Lesotho’s government wanted to be more proficient at recording and managing debt. So it did what increasing numbers of governments are doing – it consulted our experts. In the spring of 2017, Lesotho seconded two debt officers to work with our team in London. Ms Keletso Matsela and Ms Mapoloko Seitlheko spent two weeks with the Debt Management Unit (DMU). Drawing from its expertise, they learned how to interpret new complex loan agreements.
There were 33 Commonwealth and regional meetings in the 2015-2017 period. The voices of our countries, both large and small, were heard in these high-level forums; none more so than at our 2017 Finance Ministers Meeting in Washington DC. There, in a forceful intervention, the Prime Minister of Saint Lucia, Allen Chastanet, called for funding rules to be changed. The impact of climate change on small island developing states (SIDS) needed urgent attention, he argued. The rules must change so that those countries could access funds more quickly.
Improving sustainable natural resource extraction
How can a country develop its petroleum economy while protecting its environment? It is a difficult balancing act. The environment is of particular importance in The Bahamas, where beautiful beaches and crystal clear waters are major attractions for tourists. So when Kenred Dorsett, the Bahamas Minister of Environment and Housing at the time, needed advice on how to approach the problem, he consulted experts at the Commonwealth Secretariat. It was essential for him to ensure both economic and environmental sustainability of any development in the petroleum industry.
Securing maritime boundaries
The Prime Minister of Antigua and Barbuda, Gaston Browne, has just signed an agreement with French Ambassador Philippe Ardanaz to settle the country’s ocean boundary with the islands of Guadeloupe and St Barthélémy. Prime Minister Browne’s government thanked the Commonwealth Secretariat for facilitating talks with France and for providing legal aid and training for its negotiators. “This delimitation was made possible through the support and technical assistance of the Commonwealth,” the government statement said.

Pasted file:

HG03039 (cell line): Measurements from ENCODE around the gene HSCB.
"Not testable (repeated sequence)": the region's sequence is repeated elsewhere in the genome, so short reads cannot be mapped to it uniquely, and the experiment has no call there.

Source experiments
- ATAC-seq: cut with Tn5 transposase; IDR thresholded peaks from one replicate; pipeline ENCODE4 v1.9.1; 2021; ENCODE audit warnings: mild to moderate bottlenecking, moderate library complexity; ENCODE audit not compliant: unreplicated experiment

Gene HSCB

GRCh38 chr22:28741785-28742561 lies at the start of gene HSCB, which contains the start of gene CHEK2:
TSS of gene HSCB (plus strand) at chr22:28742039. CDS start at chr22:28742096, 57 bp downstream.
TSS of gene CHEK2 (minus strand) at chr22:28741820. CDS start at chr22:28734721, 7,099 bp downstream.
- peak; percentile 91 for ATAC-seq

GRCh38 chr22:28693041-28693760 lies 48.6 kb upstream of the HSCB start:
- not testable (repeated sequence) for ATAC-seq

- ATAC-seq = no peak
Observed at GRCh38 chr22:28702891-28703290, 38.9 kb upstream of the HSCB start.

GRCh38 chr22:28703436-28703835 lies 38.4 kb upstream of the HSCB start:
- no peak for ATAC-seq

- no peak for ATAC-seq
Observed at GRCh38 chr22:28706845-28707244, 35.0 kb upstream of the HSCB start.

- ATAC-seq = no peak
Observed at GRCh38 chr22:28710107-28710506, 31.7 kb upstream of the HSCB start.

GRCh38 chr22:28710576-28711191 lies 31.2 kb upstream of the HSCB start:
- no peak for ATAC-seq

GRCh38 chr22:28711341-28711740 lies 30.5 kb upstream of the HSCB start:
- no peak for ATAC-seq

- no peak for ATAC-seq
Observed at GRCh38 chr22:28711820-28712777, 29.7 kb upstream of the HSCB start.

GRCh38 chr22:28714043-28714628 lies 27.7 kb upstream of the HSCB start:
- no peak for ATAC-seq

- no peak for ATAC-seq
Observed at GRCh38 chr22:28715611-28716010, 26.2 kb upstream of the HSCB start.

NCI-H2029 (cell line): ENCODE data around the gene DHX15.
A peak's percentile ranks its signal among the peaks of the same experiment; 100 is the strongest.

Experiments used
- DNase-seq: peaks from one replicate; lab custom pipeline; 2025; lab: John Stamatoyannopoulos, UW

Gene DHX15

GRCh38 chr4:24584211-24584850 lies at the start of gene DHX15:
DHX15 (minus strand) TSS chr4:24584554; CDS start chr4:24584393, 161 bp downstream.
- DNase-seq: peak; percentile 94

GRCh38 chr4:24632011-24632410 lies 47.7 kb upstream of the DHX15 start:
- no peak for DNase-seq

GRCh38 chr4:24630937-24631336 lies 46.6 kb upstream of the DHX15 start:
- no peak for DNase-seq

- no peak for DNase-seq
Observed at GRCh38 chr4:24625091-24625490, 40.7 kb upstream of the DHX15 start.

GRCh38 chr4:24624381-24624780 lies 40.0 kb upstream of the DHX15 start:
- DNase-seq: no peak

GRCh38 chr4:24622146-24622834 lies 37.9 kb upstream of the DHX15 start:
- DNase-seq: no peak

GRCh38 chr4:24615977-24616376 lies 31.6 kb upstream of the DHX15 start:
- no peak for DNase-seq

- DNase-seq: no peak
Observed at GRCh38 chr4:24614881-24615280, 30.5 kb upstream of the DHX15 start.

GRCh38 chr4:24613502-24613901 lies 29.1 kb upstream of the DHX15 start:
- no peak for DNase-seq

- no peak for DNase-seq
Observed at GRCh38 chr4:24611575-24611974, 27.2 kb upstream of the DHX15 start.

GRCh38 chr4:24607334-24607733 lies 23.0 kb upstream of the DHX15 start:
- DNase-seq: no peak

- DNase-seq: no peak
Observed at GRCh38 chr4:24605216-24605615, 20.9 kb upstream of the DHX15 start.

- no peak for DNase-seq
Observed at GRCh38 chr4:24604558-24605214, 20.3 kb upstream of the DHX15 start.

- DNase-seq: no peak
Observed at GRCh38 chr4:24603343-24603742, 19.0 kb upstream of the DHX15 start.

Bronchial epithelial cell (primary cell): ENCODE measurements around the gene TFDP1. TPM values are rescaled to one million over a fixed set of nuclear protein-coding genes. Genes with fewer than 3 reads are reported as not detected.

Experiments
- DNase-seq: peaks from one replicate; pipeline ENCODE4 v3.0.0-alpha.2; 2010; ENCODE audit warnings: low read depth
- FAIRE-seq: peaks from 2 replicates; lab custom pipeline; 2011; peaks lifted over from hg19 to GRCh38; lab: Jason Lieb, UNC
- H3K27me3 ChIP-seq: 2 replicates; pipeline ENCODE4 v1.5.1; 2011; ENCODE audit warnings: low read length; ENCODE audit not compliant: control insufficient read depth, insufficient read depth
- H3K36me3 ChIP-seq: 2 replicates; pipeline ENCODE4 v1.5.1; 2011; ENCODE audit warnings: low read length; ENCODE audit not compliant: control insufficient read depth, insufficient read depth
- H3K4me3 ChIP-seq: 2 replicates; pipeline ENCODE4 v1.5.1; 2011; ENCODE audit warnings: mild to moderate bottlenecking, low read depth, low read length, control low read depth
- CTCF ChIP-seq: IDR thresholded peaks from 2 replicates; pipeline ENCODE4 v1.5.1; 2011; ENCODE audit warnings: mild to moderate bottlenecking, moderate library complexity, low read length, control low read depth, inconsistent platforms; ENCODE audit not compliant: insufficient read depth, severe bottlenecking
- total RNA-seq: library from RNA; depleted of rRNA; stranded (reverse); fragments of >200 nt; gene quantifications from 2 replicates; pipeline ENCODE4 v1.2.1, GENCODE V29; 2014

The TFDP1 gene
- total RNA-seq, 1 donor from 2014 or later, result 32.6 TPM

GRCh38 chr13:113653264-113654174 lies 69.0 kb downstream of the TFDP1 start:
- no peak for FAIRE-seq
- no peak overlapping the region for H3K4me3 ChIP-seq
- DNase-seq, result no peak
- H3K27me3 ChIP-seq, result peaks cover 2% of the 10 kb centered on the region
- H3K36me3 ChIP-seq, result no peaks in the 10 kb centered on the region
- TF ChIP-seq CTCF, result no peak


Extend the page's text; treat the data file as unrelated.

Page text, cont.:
Enhancing the blue economy
Semisi Fakahau is Tonga’s Minister of Fisheries. His country is one of our 24 small island developing states (SIDS). Like many of them, his depends on the seas, and also like them Tonga wants to expand its fisheries. But that’s easier said than done. Climate change, overfishing and pollution threaten the future of their fishing industries. So when Mr Fakahau learned about our Blue Charter of principles for sustainable ocean development, he was full of praise.
Harnessing the Commonwealth trade advantage
Were you aware of the trading advantage that businesses in Commonwealth countries enjoy? Very simply, if you trade within the Commonwealth, exporting from one member to another, it is approximately 19% cheaper to do so than it would be outside. In March 2017, that advantage was the focus of attention at a special meeting in London – the Commonwealth Trade Ministers Roundtable, which the Secretariat and the Commonwealth Enterprise and Investment Council jointly convened.
Number of member countries we helped on trade
Facilitating finance for trade
Small and developing countries need help with boosting their trade and investment flows. So, in November 2015, the Commonwealth joined forces with the Governments of India, Malta, Mauritius and Sri Lanka to open a guarantee fund – the Commonwealth Trade Financing Facility – which is underpinned by voluntary contributions.
Providing trade advice
Philda Maiga is a trade adviser to the Kenya Government. She’s working with them to increase the country’s exports to the rest of the world. Ultimately, their aim is to create growth and jobs for the benefit of all Kenyans. To achieve this, they are striving to link the government’s trade policy to the attainment of the UN Sustainable Development Goals and align it with Agenda 2030.